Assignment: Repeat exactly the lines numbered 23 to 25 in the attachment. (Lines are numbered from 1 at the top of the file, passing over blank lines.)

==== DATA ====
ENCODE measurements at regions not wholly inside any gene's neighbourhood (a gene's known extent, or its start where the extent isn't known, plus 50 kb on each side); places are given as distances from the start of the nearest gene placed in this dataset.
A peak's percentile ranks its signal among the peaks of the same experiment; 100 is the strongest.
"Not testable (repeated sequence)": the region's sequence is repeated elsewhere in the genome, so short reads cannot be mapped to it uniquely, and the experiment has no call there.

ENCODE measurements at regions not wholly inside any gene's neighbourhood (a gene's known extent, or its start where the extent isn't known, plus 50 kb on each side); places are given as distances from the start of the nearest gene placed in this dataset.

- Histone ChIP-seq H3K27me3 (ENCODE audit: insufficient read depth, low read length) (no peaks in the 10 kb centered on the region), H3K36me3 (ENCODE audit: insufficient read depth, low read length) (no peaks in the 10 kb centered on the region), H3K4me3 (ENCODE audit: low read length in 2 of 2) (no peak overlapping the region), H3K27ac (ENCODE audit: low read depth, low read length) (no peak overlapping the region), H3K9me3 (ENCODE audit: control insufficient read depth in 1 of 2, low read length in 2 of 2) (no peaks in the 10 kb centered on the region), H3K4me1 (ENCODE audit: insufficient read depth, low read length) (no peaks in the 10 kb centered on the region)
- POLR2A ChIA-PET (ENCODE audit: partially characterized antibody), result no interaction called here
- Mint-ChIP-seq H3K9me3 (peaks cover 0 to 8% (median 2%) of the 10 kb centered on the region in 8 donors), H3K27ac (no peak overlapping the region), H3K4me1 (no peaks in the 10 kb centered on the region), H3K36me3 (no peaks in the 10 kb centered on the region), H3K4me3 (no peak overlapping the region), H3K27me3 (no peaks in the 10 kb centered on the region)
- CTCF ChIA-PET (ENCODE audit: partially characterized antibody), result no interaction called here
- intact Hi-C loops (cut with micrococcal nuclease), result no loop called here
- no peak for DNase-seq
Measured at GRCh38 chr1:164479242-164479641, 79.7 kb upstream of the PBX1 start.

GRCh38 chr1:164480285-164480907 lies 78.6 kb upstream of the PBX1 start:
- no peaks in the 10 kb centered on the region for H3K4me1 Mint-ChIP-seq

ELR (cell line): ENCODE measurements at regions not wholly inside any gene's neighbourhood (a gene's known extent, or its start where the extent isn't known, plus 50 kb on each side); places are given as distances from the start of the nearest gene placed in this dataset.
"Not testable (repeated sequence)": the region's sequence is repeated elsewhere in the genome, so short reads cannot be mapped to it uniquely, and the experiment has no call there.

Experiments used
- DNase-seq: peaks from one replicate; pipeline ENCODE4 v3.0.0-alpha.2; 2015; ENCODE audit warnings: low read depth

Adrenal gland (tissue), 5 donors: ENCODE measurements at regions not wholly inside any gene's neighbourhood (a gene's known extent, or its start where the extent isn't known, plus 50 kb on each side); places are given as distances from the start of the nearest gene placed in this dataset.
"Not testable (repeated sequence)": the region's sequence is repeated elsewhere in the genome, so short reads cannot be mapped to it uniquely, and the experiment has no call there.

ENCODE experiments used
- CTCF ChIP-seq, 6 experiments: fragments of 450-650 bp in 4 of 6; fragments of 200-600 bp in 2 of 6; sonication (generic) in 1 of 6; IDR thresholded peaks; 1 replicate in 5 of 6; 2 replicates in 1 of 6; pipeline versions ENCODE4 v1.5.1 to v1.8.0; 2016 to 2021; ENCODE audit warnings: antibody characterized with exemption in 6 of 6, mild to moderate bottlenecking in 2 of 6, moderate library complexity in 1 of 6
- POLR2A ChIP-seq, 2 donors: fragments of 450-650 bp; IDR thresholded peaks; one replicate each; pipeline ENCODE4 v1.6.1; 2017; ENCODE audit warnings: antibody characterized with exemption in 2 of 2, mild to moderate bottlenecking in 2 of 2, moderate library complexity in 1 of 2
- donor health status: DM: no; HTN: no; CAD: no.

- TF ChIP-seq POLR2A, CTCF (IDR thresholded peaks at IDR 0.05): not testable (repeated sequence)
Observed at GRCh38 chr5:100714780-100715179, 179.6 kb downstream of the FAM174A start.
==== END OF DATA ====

- donor health status: DM: no; HTN: no; CAD: no.

- TF ChIP-seq POLR2A, CTCF (IDR thresholded peaks at IDR 0.05): not testable (repeated sequence)
Observed at GRCh38 chr5:100714780-100715179, 179.6 kb downstream of the FAM174A start.